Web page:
4-15 The output options also controlled by this board are the communications options. These boards (only one of which can be installed in an instrument) provide the ability to communicate the time to other instruments finding application in larger systems. Presently available options include Parallel BCD outputs, RS-232 Link, and IEEE-488 Bus capability.



4-18 The active antenna, A-468MS or A-468HX, contains a preamplifier, an IF amplifier and a first L.O. multiplier/mixer. See FIGURE 4-3 for a block diagram and SECTION VI for the schematic of Assembly 86-170.


4-20 Helical-tuned resonators provide 50 ohm matching as well as high selectivity at 468.8 MHz. Gain is greater than 8 dB and rejection at the image frequency, 426 MHz, exceeds 40 dB. TL1 and TL2 are quarter-wave stubs which are used to minimize out-of-band responses.


4-22 The 18.64 MHz first L.O. signal from the main instrument is multiplied by 24 to provide the actual first local oscillator frequency. 468.8 MHz (signal frequency) - 21.4 MHz (first intermediate frequency) = 447.4 MHz (first local oscillator frequency). Automatic level control maintains the first L.O. power level at 0 dBm.

4-23 When the 18.64 MHz signal enters the board, it first passes through a high pass and a bandpass filter. Diodes CR4 and CR5 insure a constant drive level at Q3, which quadruples to 55.8 MHz in its collector circuit. Q4, 5 and 6 each act as doublers producing 447.4 MHz which is applied to the final drive stage, Q7. Helical filters, FL5 and FL4, serve to eliminate spurious signals which could cause undesired responses in the output of the mixer. Typically, undesired components are down by at least 60 dB. CR1 samples the 447 MHz level for the ALC circuitry.

4-24 Of the four sections of U1, one is the ALC amplifier, one drives the red 1st L.O. unlevel indicator LED; and the remaining two form a window comparator which lights the green "preamp active" indicator, if the preamp supply current demand is between 3 and 7 MA.

4-25 The balanced mixer takes the 447.4 MHz L.O. and the 468.8 MHz satellite signal and converts them to a signal at the 21.4 MHz IF. The output of the ALC amplifier, U1 pin 14, is applied as negative feedback to the emitter of Q5, thus closing the ALC loop.


4-27 The 21.4 MHz signal from the mixer passes first through Q2, acting as a buffer, and is then applied to a 13 kHz wide monolithic quartz crystal filter centered on 21.4 MHz (Y1 and Y2). This provides the primary protection against strong nearby signals, which can be common in the 468 MHz land mobile band. Q8 and Q9 and their associated components provide up to 40 dB of gain at 21.4 MHz. Y3 and Y4 are a second 21.4 MHz monolithic quartz filter which further reduce undesired signals, primarily internal receiver noise at this point.

4-28 Q10 is the second mixer. In conjunction with the 25.9 MHz second local oscillator, Q13 and Y5, the frequency is shifted down to 4.5 MHz, while providing 10 dB gain. Q11 and Q12 are the 4.5 MHz amplifier, which provide up to 60 dB gain. CR2 is the AGC rectifier. It samples the received signal, and by applying this sample to the AGC line, maintains a constant output level from the IF amplifier.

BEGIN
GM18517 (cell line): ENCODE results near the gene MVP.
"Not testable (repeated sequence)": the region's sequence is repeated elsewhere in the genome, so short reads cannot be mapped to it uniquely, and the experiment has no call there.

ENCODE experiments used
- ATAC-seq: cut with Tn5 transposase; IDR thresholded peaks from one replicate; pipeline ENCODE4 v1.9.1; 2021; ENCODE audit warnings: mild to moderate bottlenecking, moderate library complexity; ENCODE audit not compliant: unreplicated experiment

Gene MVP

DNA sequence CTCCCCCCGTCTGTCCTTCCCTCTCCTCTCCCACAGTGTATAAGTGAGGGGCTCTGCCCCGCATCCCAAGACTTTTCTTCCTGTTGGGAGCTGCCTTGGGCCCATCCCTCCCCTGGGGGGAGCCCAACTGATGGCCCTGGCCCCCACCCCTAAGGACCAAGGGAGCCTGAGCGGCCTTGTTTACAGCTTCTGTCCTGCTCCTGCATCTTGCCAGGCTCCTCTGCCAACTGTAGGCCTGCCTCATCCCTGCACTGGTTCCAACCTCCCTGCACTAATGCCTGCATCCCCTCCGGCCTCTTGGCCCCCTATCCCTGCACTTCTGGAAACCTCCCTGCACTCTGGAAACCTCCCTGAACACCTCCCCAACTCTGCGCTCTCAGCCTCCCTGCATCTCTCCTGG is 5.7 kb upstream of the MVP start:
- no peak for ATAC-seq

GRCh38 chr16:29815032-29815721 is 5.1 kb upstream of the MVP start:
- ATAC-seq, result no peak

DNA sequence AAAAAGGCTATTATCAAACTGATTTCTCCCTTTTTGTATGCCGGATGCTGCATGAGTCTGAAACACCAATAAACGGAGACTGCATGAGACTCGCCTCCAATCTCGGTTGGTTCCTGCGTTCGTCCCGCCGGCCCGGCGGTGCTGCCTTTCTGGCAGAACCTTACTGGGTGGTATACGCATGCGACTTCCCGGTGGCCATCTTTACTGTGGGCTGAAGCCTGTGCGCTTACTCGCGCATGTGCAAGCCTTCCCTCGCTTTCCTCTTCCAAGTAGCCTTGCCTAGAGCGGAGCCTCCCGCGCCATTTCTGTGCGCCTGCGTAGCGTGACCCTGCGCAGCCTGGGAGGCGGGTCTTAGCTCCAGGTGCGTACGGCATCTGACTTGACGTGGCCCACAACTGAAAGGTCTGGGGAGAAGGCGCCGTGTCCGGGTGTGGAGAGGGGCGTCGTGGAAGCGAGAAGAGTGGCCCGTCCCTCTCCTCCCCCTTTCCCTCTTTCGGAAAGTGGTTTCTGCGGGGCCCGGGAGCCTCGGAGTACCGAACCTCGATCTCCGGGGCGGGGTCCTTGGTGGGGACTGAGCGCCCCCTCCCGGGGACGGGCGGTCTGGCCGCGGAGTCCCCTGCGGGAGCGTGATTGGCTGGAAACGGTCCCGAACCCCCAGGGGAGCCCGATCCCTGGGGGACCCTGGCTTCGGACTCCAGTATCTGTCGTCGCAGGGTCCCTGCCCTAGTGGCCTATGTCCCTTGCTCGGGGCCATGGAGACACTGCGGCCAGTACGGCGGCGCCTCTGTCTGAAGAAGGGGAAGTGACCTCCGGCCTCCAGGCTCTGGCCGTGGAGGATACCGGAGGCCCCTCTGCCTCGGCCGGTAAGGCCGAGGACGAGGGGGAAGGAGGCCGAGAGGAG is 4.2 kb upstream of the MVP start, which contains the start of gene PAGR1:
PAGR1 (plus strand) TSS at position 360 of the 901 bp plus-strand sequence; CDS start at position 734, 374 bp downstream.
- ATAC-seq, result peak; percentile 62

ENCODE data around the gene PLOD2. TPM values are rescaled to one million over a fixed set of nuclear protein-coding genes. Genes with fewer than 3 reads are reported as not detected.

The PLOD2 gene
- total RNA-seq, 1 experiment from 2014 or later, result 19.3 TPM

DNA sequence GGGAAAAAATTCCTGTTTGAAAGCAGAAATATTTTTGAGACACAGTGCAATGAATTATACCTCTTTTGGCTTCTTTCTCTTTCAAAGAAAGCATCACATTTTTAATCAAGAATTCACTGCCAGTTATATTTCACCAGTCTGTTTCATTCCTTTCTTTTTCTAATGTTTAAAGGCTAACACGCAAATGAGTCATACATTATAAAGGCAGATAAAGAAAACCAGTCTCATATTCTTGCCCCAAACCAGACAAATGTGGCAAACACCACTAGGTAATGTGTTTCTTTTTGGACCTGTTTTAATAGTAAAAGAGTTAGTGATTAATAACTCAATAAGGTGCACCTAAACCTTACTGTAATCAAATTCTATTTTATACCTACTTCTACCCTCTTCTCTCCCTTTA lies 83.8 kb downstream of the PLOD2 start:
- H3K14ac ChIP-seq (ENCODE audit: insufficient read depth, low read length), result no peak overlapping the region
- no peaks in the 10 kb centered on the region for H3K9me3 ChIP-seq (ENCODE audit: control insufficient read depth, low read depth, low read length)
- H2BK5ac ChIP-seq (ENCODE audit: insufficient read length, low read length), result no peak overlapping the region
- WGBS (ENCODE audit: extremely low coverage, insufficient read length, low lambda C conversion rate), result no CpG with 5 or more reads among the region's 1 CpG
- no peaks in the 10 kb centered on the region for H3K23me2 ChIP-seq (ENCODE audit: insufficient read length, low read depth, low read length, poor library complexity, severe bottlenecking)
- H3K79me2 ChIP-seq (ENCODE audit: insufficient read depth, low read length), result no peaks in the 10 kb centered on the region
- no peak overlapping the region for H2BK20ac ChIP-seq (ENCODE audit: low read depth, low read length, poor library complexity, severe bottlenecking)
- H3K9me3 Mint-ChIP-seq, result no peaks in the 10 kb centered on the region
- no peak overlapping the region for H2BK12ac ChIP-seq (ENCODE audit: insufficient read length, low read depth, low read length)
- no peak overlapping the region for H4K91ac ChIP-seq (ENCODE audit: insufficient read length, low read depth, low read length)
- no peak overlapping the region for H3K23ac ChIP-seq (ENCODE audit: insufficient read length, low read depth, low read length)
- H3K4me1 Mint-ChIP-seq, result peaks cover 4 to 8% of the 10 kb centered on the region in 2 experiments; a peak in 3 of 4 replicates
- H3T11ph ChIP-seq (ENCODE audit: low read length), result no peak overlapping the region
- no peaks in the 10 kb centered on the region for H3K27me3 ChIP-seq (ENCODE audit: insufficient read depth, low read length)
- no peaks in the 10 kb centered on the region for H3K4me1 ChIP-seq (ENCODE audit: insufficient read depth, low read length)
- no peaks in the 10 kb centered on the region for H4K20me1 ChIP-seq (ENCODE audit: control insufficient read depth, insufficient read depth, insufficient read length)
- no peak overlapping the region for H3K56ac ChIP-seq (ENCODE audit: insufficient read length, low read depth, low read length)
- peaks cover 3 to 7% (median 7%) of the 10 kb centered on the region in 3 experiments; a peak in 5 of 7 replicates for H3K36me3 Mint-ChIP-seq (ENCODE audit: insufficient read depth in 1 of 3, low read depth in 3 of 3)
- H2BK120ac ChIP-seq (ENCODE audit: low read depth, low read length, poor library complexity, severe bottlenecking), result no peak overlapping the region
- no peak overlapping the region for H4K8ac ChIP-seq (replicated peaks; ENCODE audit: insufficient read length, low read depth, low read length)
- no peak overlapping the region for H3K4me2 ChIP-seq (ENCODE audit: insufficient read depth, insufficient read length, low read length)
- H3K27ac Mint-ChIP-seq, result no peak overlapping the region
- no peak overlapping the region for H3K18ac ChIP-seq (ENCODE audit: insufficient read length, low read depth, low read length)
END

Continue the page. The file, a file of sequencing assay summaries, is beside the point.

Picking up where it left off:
4-29 L25, C77, L26 match the high impedance 4.5 MHz output of the IF amplifier to 50 ohms for the transmission down line, and at the same time filter 18.6 MHz power to keep it out of the IF amplifier.

4-30 Power for the active antenna circuitry is provided by U2, an eight volt, three terminal voltage regulator. Nominal current consumption for the entire antenna is approximately 50 mA.


4-32 Signals pass in both directions through the Detector Board. The 18.64 MHz first L.O. comes from the Analog Board Assembly 86-74, goes through the high pass filter C2, L4, C3 and then goes up the coax to the antenna. See Schematic SECTION VI for Assembly 86-73 and block diagram SECTION IV, FIGURE 4-4.

4-33 The 4.5 MHz signal from the antenna proceeds through the low pass filter L1, C4, L2 into the 4.5 MHz crystal filter T1, Y1, Y2, T2, R4 and then to the two balanced modulator/demodulators U2 and U3. The bandwidth of this filter is narrow, about 1 kHz. Q1, Q2 with Y3 are the third L.O., running at 18 MHz. U1 divides this by four to provide both in-phase and quadrature reference signals for U2 and U3. The frequency of the oscillator is trimmed by C9 to center the received signal in the 4.5 MHz filter passband. U2 and U3 phase detect the signal and output balanced baseband signals to the analog board.


4-35 See FIGURES 4-4 and 4-5 for a block diagram and SECTION VI for the schematic of Assembly 86-74.


4-37 The in-phase signal from U3 on the detector board is converted to a single-ended signal by U15 (pins 12, 13 and 14). It can be examined at TP2. Typically, this point is at -2.4V when locked to a satellite. Reliable decoding requires less than -1.0V. U15 (pins 1, 2, 3) is the signal strength comparator. The in-phase signal from U15 (pin 14) goes through a low pass filter to reduce the effects of modulation and noise, and is then compared with a reference level fixed at -0.6V. If the in-phase signal is more negative than the reference level, U15 (pin 14) extinguishes the RF unlock indicator (D7) and, through U25 (pins 7, 6) sends this information to the processor board. U25 serves merely as a level translator for signals going to the processor board from the analog board.


4-39 The Quadrature signal from U23 on the detector board is converted to single-ended by U15 (pins 8, 9, 10) and can be examined on TP3. This is the raw Manchester data from the satellite used by the data PLL's and the data detector. See FIGURE 4-6 below which depicts approximately 50 bits of superimposed data.

4-40 The Manchester data is then inverted and level-shifted compensate for offset voltage by U11 (pins 1, 2, 3) and by R45, the symmetry control. The signal then goes to the RF loop pass filter, U11 (pins 5, 6, 7).

The above document was created with a scan, OCR, and manual edits from the original source: Kinemetrics/ TrueTime Model 468-DC Satellite Synchronized Clock Operating and Service Manual, Dated October 1986.